Advance directives are legal documents that say what kind of medical treatment a person wishes to receive in an emergency or at end-of-life, and gives their health-care providers the right to act on those wishes. This article briefly describes the most common kinds of advance directives. It then explains why advance directives are important and when a person should get them drawn up.
What are advance directives?
Advance directives are documents that state a person’s health-care wishes and give their health-care providers the legal right to give or withhold medical treatment according to those wishes when the person can no longer make decisions for themselves. A common example is the person deciding they don’t want to be kept alive if they can no longer breathe on their own.
In many states, but not all of them, the term “advance directive” also includes a document called durable medical power of attorney (MPOA). Even if you live in a state that doesn’t count MPOA as an advance directive, the document is still available.
In some states, all the directives can go into one legal document. In other states, different directives go into different documents.
What are the most common advance directives?
The most common advance directives are:
- Durable medical power of attorney. This document is also called “durable power of attorney for health care.” It gives an individual the power to make medical decisions for their loved one when the loved one is no longer able to do so for themselves.
- A living will. This document tells caregivers and health-care workers what medical treatments the person does and does not want. For example, they may say that they don’t want to be given radiation treatment if they have terminal cancer, or that they don’t want to be put on a feeding tube if they can no longer eat.
- A Do Not Resuscitate (DNR) order. This order tells the doctor that the person should not be given CPR if they stop breathing or their heart stops beating. Unlike with a living will, medical workers outside a hospital, such as emergency medics, are legally allowed to follow the DNR order. A person with a DNR order will often be given a necklace or bracelet telling medical workers not to try to resuscitate them.
- A Do Not Intubate (DNI) order. This order tells doctors or emergency medics not to put a breathing tube into a person’s airway if they have stopped breathing on their own or can only breathe when put on a ventilator.
What are some less common advance directives?
Other less commonly used advance directives include:
- Tissue and organ donation forms. These allow a person’s tissue and organs to be given to people who need them.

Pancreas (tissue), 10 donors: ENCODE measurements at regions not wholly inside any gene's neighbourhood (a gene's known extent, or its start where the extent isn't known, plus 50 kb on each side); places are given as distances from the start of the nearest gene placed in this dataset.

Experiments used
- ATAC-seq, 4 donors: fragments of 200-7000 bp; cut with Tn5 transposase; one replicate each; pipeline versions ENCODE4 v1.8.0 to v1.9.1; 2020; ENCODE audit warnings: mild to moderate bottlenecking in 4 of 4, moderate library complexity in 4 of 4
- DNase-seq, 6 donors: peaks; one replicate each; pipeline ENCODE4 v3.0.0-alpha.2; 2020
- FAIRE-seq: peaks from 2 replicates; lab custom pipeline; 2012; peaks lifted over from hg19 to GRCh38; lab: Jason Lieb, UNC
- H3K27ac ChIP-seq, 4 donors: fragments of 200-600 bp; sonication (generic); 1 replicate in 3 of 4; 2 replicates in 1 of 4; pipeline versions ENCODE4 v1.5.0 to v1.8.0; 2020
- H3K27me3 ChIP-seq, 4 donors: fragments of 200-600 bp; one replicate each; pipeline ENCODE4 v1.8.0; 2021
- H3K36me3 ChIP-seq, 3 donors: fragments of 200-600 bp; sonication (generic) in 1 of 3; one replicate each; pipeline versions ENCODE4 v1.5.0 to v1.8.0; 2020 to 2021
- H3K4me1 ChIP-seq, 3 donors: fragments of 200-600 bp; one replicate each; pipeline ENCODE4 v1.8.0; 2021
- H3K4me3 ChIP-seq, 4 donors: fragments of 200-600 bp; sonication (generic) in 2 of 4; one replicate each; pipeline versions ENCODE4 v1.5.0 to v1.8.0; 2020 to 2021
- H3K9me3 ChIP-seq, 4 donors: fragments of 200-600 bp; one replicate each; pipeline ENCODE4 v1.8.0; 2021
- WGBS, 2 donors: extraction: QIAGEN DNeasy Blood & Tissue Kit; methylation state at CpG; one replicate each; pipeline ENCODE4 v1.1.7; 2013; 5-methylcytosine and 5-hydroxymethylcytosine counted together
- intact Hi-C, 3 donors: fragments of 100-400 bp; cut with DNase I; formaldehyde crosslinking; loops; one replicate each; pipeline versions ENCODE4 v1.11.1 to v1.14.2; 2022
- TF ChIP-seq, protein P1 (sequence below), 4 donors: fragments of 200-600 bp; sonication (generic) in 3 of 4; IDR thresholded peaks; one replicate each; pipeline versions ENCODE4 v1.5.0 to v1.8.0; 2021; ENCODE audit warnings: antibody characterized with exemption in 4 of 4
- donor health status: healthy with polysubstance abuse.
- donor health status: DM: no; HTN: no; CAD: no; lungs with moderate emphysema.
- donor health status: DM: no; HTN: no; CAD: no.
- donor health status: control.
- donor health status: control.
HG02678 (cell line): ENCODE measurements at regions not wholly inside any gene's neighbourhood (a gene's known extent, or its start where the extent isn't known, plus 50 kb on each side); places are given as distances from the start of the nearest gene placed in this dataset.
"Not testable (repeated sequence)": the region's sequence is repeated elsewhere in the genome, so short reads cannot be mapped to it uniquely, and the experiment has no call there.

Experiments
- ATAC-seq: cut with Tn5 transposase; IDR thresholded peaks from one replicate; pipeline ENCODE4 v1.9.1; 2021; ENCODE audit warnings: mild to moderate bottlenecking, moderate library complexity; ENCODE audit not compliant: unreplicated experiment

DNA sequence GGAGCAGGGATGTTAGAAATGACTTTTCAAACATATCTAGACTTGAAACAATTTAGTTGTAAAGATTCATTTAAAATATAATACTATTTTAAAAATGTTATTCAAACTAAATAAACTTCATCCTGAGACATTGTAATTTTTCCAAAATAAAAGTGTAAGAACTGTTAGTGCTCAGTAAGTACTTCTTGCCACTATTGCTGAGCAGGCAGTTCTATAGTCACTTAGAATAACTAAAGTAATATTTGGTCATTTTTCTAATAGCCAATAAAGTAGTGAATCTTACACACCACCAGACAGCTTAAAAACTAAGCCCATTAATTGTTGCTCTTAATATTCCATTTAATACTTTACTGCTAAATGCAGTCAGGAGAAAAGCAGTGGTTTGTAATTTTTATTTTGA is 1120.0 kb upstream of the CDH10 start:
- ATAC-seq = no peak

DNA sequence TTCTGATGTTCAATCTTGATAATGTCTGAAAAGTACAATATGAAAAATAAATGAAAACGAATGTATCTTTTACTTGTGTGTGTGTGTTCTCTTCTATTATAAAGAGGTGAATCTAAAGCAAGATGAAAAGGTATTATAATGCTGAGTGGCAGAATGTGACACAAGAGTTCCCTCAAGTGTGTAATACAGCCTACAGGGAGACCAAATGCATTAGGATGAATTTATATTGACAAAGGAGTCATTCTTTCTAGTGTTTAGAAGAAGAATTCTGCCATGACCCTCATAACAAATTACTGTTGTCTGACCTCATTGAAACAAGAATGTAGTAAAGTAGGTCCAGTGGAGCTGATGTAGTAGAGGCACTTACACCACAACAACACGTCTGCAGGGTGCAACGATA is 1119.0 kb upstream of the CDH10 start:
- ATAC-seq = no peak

- Brain donation form. This allows a person’s brain to be donated for scientific research.
- Portable medical order (POLST). This document gives end-of-life instructions that are more detailed and specific to the person’s medical condition. It is used in addition to a living will.
Why are advance directives important?
Advance directives are important because they give doctors and other health-care workers the legal right to follow their patients’ wishes by withholding certain types of treatment.
For example, if a person has not created a DNR order, doctors must give them CPR when their heart stops beating, even if they know the person does not wish it. They would be breaking the law if they failed to give CPR. With this advance directive, however, doctors are allowed to respect the person’s wishes and not give CPR.
The durable medical power of attorney is important because it means that a person who knows the individual well—usually a family member or close friend—can make sure that their loved one gets medical treatment and end-of-life care according to their wishes and values.
When should a person create advance directives?
A person should create advance directives and do other health-care planning as early as possible. Even younger people can get into an accident that leaves them needing long-term medical care.
It is important to remember that any advance directive, including durable medical power of attorney, only takes effect when the person can no longer make decisions for themselves. As long as the person can communicate and is mentally competent, they will always have the right to make decisions about their own medical treatment. That includes accepting or refusing specific medical treatments.
Doctors must, by law, follow the person’s wishes as long as that person can decide for themselves. This is the case even if the person has created an advance directive that says the opposite.
A person can also withdraw or change an advance directive at any time.
Do Not Resuscitate and Do Not Intubate orders
Medical power of attorney
Overview of legal documents
Portable medical orders (POLST)